We will remember those who fought, but for how long?

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DEEPLY MOVING: Parades show the comrades’ silent dignity and intense pride.

Last week as always, I watched the television coverage of the Remembrance Sunday parade at the Cenotaph. Then at 11am GMT on the 11th of November, I retired to a quiet corner to offer my silent respects for the fallen.   

I do these things because of a genuine desire to show in some small way, my esteem and appreciation. 

It serves as a note to myself about the nature of real sacrifice and what it means, but most of all how much each of us owes to those who fought and died for the freedoms we now seem prepared to surrender. 

I watch the dwindling number of WW2 survivors make their laboured but proud way along Whitehall, on foot and in wheelchairs, some too infirm to take part but simply watching and remembering from the sidelines. And those who fought in other 20th century conflicts and indeed continue to do so today.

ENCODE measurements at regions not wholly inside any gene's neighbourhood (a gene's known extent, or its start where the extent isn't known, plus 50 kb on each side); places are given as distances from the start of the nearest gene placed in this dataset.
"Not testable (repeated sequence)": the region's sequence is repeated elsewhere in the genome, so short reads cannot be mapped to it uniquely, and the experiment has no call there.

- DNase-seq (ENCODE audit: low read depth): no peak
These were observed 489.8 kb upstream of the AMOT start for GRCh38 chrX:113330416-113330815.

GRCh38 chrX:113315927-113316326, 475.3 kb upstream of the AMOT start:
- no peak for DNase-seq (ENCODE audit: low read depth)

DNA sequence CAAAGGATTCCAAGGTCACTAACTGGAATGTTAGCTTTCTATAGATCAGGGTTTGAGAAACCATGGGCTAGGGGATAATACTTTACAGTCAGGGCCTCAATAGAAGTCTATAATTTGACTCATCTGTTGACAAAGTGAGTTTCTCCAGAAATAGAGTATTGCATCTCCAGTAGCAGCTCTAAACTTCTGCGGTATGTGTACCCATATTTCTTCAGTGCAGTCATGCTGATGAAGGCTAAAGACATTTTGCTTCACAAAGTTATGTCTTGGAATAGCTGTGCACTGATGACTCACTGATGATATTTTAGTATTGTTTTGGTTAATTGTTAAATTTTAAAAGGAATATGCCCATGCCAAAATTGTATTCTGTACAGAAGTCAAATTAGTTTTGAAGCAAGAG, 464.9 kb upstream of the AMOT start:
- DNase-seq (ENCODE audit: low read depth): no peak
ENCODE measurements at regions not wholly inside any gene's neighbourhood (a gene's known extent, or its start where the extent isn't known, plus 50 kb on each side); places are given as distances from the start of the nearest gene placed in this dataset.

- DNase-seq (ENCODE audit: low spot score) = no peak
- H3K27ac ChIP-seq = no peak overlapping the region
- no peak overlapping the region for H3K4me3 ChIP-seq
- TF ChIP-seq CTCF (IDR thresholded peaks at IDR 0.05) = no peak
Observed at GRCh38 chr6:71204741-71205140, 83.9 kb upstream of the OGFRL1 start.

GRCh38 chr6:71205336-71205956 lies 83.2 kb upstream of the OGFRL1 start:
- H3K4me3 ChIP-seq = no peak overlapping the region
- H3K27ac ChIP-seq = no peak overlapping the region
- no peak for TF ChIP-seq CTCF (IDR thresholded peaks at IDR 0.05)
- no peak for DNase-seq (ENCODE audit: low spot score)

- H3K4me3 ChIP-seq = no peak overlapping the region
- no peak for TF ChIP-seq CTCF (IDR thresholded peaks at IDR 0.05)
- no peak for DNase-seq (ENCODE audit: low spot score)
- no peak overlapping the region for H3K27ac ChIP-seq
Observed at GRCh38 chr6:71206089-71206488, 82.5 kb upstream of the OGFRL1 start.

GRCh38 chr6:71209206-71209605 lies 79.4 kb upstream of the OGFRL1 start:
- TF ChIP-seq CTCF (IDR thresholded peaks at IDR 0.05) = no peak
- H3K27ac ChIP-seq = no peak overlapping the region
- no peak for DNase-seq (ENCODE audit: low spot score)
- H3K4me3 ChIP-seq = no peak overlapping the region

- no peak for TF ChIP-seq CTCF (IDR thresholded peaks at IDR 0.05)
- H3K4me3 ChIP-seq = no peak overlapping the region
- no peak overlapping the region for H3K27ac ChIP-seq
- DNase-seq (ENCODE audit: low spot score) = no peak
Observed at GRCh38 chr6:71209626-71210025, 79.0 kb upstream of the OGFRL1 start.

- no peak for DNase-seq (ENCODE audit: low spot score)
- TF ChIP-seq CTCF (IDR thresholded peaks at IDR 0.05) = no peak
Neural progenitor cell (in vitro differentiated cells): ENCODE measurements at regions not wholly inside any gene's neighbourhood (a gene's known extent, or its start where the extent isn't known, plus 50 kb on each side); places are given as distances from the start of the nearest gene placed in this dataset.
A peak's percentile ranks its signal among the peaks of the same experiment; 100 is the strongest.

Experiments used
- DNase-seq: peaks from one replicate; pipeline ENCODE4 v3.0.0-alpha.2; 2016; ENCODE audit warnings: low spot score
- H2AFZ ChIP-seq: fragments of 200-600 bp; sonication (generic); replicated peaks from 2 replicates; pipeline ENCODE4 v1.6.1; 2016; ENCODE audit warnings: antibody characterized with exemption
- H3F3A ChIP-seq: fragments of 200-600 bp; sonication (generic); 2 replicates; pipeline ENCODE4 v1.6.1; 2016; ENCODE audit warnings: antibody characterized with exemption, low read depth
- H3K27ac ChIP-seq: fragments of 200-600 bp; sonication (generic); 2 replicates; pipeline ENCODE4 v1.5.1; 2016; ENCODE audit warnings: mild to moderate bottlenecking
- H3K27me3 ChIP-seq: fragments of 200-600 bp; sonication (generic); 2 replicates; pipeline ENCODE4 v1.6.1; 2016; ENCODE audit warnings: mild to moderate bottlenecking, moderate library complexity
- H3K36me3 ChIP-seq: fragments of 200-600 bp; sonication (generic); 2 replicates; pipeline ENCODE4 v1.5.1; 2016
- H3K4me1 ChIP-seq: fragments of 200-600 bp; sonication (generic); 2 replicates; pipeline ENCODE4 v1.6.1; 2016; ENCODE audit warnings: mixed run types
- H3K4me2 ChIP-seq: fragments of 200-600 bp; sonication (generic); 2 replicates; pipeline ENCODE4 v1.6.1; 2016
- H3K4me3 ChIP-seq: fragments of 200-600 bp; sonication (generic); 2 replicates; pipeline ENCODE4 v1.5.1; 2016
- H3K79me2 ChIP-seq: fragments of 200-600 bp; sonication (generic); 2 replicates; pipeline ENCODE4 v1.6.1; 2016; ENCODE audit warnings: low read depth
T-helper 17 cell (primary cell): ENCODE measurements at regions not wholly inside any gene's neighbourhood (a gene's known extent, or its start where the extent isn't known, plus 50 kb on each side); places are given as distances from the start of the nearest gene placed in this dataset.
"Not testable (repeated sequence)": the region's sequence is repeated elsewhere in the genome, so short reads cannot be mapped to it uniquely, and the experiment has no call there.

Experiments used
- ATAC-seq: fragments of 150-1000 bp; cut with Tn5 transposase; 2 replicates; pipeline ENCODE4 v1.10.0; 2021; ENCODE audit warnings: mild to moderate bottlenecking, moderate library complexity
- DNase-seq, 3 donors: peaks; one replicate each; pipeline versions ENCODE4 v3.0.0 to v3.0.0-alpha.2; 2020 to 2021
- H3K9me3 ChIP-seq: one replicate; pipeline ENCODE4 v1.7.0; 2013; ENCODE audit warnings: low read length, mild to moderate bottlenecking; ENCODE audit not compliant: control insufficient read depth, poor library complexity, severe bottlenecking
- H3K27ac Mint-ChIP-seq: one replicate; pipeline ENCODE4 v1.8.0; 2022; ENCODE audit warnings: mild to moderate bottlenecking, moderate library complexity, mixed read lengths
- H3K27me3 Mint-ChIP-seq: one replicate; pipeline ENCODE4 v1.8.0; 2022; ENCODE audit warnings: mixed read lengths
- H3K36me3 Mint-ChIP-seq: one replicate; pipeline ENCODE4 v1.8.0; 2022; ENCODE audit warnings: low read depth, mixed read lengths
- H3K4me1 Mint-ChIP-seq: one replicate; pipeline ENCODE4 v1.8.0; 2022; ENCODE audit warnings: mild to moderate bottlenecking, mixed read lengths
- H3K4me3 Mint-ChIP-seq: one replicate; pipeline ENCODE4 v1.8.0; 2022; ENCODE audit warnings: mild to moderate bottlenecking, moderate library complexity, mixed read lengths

I feel deeply moved by their silent dignity and sense their intense pride when I see the medals and regimental badges on display. And when I hear the words from the fourth stanza of Binyon’s famous poem, ‘For the Fallen,’ then please, nobody attempt to speak to me.

As I watch the politicians step forward to lay their wreaths with sombre and, I suspect in many cases, false expressions of introspection, I feel anger at the injustice of it all.  The terrible consequences of these conflicts and the disgraceful lack of compassion that is often the reward for these magnificent people once they have served their purpose.  

I reflect on the decline of the morals and standards of our once great country and the dire circumstances we currently find ourselves in.  I mourn the erosion of those freedoms paid for in blood by the very people being remembered today, and the gifting of our sovereign rights to European interests.  

Year on year I have the same thought as I remember those millions of their comrades who never returned.  And it is this: They deserve so much more.

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